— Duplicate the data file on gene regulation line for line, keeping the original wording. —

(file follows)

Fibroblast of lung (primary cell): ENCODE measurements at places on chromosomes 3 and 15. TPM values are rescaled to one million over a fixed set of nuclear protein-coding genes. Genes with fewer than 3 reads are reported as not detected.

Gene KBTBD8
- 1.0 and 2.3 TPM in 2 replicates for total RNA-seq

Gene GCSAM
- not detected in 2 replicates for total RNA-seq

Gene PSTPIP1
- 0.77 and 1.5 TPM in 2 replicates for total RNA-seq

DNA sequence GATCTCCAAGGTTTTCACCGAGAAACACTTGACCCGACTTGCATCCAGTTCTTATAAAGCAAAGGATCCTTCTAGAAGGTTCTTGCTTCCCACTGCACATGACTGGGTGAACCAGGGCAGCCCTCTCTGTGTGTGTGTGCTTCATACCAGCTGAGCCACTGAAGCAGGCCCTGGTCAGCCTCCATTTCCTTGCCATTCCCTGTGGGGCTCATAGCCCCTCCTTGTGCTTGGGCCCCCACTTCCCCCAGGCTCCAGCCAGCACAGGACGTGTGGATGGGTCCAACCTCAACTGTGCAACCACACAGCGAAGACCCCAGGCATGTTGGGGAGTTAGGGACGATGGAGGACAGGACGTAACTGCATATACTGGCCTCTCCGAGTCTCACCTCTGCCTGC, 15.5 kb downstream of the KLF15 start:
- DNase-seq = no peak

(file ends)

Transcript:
Fibroblast of lung (primary cell): ENCODE measurements at places on chromosomes 3 and 15. TPM values are rescaled to one million over a fixed set of nuclear protein-coding genes. Genes with fewer than 3 reads are reported as not detected.

Gene KBTBD8
- 1.0 and 2.3 TPM in 2 replicates for total RNA-seq

Gene GCSAM
- not detected in 2 replicates for total RNA-seq

Gene PSTPIP1
- 0.77 and 1.5 TPM in 2 replicates for total RNA-seq

DNA sequence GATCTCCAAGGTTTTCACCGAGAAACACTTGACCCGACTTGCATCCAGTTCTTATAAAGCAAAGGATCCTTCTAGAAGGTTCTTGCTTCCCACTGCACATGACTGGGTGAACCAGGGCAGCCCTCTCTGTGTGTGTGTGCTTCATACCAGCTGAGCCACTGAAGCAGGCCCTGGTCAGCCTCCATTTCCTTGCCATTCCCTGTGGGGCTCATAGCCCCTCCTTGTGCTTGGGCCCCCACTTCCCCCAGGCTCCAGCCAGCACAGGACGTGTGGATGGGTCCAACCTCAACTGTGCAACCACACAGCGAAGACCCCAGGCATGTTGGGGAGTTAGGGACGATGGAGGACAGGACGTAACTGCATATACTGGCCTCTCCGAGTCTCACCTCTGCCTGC, 15.5 kb downstream of the KLF15 start:
- DNase-seq = no peak